Period of Performance: 09/05/2013 - 08/31/2014


Phase 1 STTR

Recipient Firm

Xfibra, LLC
Del Mar, CA 92014
Principal Investigator
Principal Investigator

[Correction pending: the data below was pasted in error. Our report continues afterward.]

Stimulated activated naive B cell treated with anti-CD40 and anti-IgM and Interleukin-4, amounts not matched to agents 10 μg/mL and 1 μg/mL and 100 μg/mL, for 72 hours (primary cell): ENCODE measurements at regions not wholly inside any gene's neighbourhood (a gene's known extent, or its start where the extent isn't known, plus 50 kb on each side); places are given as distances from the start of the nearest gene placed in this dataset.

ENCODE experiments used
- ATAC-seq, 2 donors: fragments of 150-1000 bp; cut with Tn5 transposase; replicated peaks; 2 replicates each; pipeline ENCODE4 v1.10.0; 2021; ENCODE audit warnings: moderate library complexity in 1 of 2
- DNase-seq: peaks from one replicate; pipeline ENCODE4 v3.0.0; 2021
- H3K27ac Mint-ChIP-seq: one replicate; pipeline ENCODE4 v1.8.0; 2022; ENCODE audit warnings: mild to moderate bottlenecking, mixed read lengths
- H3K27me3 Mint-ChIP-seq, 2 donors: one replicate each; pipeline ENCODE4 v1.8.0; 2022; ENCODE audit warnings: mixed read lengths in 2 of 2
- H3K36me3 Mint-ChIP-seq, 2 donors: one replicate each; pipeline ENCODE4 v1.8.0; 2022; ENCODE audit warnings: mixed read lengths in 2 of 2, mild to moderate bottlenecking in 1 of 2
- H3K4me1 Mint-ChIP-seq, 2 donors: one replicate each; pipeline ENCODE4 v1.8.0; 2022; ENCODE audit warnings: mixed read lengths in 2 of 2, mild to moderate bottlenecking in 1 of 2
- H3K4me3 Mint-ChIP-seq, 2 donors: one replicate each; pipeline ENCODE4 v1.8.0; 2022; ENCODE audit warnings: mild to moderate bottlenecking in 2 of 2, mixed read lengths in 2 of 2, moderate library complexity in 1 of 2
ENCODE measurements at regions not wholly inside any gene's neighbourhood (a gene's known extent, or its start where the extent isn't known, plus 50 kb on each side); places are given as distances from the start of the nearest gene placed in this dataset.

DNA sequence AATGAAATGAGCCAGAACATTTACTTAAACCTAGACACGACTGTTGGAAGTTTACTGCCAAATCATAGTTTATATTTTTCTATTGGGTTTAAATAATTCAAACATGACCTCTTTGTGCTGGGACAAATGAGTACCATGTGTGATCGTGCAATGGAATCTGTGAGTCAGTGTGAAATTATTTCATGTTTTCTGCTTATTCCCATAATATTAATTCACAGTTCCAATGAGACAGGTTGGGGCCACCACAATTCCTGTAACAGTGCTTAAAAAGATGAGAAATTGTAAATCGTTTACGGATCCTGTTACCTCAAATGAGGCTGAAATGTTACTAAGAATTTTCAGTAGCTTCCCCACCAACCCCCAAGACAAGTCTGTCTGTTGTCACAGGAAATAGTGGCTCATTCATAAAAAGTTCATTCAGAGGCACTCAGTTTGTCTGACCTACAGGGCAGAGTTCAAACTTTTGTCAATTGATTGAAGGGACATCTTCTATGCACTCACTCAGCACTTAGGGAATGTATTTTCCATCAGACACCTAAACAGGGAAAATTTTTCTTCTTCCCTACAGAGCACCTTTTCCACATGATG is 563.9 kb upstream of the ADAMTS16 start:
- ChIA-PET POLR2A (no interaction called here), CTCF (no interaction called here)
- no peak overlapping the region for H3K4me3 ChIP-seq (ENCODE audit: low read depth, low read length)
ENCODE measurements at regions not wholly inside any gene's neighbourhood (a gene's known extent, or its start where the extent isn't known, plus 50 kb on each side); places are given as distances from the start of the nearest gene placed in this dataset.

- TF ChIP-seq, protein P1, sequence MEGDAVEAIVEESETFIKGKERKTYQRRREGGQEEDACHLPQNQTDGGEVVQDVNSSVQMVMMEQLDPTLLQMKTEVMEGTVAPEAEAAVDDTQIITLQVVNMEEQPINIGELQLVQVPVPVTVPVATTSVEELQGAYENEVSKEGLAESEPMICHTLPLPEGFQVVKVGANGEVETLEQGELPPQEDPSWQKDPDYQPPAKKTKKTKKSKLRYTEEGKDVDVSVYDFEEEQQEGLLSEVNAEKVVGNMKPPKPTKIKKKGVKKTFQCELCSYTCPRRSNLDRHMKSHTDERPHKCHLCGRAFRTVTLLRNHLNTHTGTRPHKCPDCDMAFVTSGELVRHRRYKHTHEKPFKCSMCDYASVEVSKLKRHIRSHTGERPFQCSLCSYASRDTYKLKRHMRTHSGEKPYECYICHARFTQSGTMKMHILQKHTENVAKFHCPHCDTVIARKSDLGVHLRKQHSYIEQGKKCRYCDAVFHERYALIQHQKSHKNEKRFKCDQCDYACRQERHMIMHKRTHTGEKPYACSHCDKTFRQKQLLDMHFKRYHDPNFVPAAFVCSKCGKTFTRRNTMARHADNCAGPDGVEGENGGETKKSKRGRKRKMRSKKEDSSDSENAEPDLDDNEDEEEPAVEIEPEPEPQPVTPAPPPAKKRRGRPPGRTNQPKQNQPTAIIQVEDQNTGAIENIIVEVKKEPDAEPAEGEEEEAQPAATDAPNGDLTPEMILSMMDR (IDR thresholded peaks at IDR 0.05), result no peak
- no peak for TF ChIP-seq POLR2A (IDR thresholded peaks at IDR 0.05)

DESCRIPTION (provided by applicant): Activation of hepatic stellate cells (HSC) is responsible for the development of liver fibrosis in chronic liver diseases of all causes and remarkably, HSC clearance by apoptosis may allow recovery from liver injury and reversal of liver fibrosis. There is full agreement among liver fibrosis experts that inhibiting o reversing HS activation (the therapeutic target) is critical for the treatment of liver fibrosis. Both regressio of liver fibrosis as well as lack of progression of liver fibrosis, in spite of continued liver injury as we clearly documented in our pre-clinical studies, are considered important clinical targets for patients with chronic liver disease and liver fibrosis. Finally, blocking the progression of liver fibrosis would decrease development of primary liver cancer in these patients since the majority of hepatocellular carcinomas arise in cirrhotic livers. The basis for our Research and Development of the Ac-KAVD-CHO related peptoids are the following: i] that the nonphosphorylatable C/EBP-Ala217 transgene prevents phosphorylation of endogenous C/EBP, and activates caspase 8 resulting in apoptosis of HSC upon their activation, preventing progression and inducing regression liver fibrosis;ii] that neither the transactivation nor the leucine zipper domains are required for these effects;and iii] that a cell permeant tetrapeptide containing the RSK phosphoacceptor domain of C/EBP is sufficient to replicate these effects . We created a library using analog synthesis to improve potential pitfalls for human use;ii] use in a step-wise manner assays to select the safest and most efficient peptides (including apoptosis assays in activated primary human HSC;cell-free caspase 8 activation assays;acute liver injury/fibrogenesis models;toxicology assays in highly differentiated, primary human hepatocyte cultures and mice). We have developed effective antifibrotic compounds with expected decreased immunogenicity and improved stability and bioavailability during clinical trials. The proposed compounds markedly inhibit activation of human and mouse hepatic stellate cells in culture and in vivo in preclinical models of liver fibrosis and decreased liver injury. These compounds were not toxic in the preliminary toxicology studies, including toxicogenomics, to highly differentiated hepatocytes and mice at least at 100-fold the therapeutic dose. The aims that are proposed for completion by this STTR are: Chronic liver fibrogenesis assays in mouse models;Pharmacokinetics;In Vitro ADMET Studies :Metabolic stability;CYP-450 Inhibition;and Exploratory Toxicology;Dose Escalation Study and Repeat-Dose Range-finding Toxicity Study. There is no medication for the treatment or prevention of liver fibrosis. Completion of these tasks for the proposed compounds will allow us proceeding with a Phase-2 STTR and clinical development in patients with liver fibrosis.